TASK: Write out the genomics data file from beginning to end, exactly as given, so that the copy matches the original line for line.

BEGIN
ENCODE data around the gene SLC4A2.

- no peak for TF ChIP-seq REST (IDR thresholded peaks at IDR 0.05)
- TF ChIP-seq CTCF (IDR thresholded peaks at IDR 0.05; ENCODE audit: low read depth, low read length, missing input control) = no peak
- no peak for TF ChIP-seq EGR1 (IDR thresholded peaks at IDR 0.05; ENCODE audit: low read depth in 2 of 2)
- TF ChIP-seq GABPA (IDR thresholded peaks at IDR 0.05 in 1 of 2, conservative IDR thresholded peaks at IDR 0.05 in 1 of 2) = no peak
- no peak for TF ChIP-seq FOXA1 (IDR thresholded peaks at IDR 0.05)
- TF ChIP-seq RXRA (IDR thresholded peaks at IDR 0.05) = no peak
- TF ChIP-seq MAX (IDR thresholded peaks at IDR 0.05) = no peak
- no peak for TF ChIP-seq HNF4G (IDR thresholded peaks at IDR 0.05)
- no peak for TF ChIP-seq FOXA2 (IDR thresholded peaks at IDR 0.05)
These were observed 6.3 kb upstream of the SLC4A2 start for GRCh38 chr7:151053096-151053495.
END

ENCODE data around the gene SLC4A2.

- no peak for TF ChIP-seq REST (IDR thresholded peaks at IDR 0.05)
- TF ChIP-seq CTCF (IDR thresholded peaks at IDR 0.05; ENCODE audit: low read depth, low read length, missing input control) = no peak
- no peak for TF ChIP-seq EGR1 (IDR thresholded peaks at IDR 0.05; ENCODE audit: low read depth in 2 of 2)
- TF ChIP-seq GABPA (IDR thresholded peaks at IDR 0.05 in 1 of 2, conservative IDR thresholded peaks at IDR 0.05 in 1 of 2) = no peak
- no peak for TF ChIP-seq FOXA1 (IDR thresholded peaks at IDR 0.05)
- TF ChIP-seq RXRA (IDR thresholded peaks at IDR 0.05) = no peak
- TF ChIP-seq MAX (IDR thresholded peaks at IDR 0.05) = no peak
- no peak for TF ChIP-seq HNF4G (IDR thresholded peaks at IDR 0.05)
- no peak for TF ChIP-seq FOXA2 (IDR thresholded peaks at IDR 0.05)
These were observed 6.3 kb upstream of the SLC4A2 start for GRCh38 chr7:151053096-151053495.